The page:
Host: Shaun Thomas, Cremorne, VIC
Mick Thomas has been a mainstay of Australian music since the mid nineteen eighties, having released more than twenty records over his career as a solo artist, and with the band Weddings Parties Anything. On a Sunday afternoon at Green Street in Cremorne, the local legend with a colloquial, folky delivery entertained an audience which was representative of many demographics. Though the sky was tinged with an ominous grey, the rain thankfully held off for the length of his performance on the stained timber deck by the pool in the backyard.
The smell of barbecuing burgers wafted through the residence as afternoon drinks flowed, and a jubilant feeling hung in the air. The house, a gorgeous combination of modern and classical architecture, offered a terrific venue for the performance. The high ceilings, exposed brick and wooden beams across the roof melded perfectly with the uniquely Australian tones and local referencing of Mick Thomas' performance. Deep maroon leather couches in front of a fire place in the lounge provided a comfortable reprise for attendees, the sound from the stage still distinguishable.
The gathered audience absorbed the performance with great respect - the beauty of a Parlour event is not only the intimacy of the show, but the lack of conversational noise pollution that tends to hamper live gigs in traditional venues. A hush stillness and absorption in the set seemed to sweep the outdoor congregation, and every face present was enthralled by the warm, lush tones of the accompanying violin, the gentle, smoky timbre of Mick Thomas' voice, and the spine-tingling two part harmonies throughout.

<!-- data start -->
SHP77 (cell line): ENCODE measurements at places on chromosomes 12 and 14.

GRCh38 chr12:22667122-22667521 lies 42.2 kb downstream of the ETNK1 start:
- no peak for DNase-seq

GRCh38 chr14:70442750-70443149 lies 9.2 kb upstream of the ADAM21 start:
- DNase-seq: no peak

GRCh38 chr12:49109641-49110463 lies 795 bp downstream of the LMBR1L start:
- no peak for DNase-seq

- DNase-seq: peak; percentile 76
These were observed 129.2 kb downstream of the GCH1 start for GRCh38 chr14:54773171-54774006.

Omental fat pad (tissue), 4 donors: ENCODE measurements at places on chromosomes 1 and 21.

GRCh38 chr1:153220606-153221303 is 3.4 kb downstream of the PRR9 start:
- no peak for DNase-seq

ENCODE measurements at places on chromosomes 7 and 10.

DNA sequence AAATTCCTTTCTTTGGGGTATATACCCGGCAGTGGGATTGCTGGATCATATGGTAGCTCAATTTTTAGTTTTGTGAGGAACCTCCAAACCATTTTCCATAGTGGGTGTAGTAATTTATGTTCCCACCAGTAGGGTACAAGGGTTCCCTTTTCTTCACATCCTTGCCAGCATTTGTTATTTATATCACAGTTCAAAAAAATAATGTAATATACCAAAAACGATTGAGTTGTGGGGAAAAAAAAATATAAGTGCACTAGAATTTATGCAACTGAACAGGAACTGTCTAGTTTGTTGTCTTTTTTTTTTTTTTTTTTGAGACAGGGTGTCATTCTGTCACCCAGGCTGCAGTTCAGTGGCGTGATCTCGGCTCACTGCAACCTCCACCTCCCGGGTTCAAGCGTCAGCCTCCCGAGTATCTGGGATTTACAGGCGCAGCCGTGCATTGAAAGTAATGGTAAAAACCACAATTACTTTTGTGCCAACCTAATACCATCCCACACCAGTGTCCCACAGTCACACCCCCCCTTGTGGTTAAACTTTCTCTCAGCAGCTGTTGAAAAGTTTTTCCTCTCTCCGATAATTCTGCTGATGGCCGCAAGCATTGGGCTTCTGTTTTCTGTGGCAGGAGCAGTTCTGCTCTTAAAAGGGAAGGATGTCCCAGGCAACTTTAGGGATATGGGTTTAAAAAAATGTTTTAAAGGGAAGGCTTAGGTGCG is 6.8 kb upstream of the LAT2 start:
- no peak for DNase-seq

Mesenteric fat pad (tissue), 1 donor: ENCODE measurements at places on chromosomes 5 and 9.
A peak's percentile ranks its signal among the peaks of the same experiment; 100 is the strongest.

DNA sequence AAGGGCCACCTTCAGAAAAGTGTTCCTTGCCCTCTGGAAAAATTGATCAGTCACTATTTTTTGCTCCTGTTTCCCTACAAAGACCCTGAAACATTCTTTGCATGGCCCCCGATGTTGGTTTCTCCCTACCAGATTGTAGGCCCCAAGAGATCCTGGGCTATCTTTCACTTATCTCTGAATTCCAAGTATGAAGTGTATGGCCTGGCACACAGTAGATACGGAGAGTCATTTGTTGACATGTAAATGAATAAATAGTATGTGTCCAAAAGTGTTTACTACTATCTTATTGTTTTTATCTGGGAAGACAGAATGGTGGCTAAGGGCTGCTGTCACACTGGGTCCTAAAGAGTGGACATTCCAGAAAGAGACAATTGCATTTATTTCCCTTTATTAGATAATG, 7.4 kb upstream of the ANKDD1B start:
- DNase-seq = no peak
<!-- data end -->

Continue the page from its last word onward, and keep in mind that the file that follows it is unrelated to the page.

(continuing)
The arrangement of the space was terrific, and attendees clearly found delight in revelling in the festivities. A true sense of community ran through the crowd, with many a smile being exchanged throughout. Children, teenagers, young adults and middle aged people were all made to feel welcome, allowing for an inclusive and homely experience. The inherently pleasant, laid back nature of a performance such as this was rather apparent. Even as the hush diminished in the back room, taken over by chatter, the deck remained a place of enthralled onlookers, who hung on to Mick's every word, and fell into the embrace of his gently plucked guitar. The occasional glimpse of a V Line or Metro train whizzing past the fence and the map of the Melbourne Botanical Gardens inside served to add a thematic tinge to what was a uniquely Melbourne performance.
Mick Thomas, somewhat grizzled and weathered with striking blue eyes and stubble dotted with distinguished grey hairs, came across as easy going and friendly, the type of bloke you'd love to have a beer with. But as he sings through his lamentations on life and desire, he bares the soul of a poet - finding the delightful or the tragic in the pitfalls of every day life, and seeking the poetic in the prosaic. Even after his decades of performing, Mick's voice sounds crisp and strong, as if he hasn't aged a day since the eighties.
A lyricist who clearly draws his inspiration from his own life and the people around him, the jokes he slips in about Westpac or Eddie Maguire don't escape the audience, who chuckle at each uniquely Australian reference. From having a friend making serious coin working in the mines to getting drunk on a Jetstar flight, the experiences relayed in his songs were all tangible, familiar and resonated with the audience. Sipping on a can of VB, the anecdotal stories Mick told between some of the songs were candid and delightful.
Although the blanket of grey clouds became thicker and somewhat more menacing throughout the show, the jubilant nature of the audience and the friendly intimacy of the performance did not waver for a second. You couldn't ask for a better Sunday afternoon than a backyard barbecue accompanied by a seasoned performer like Mick Thomas.
Quote From Mick Thomas: "The most difficult thing about our show at Green Street was finding a park and getting out through the maze of one way streets and cul-de-sacs. Everything else was easy. The gear seemed to want to work, and the crowd was receptive and spirited. If we wanted a drink or something good to eat that was no problem either. It makes you wonder why at some gigs everything seems so damned hard."
Review by Andrew O'Connor
Video by Sam Rankin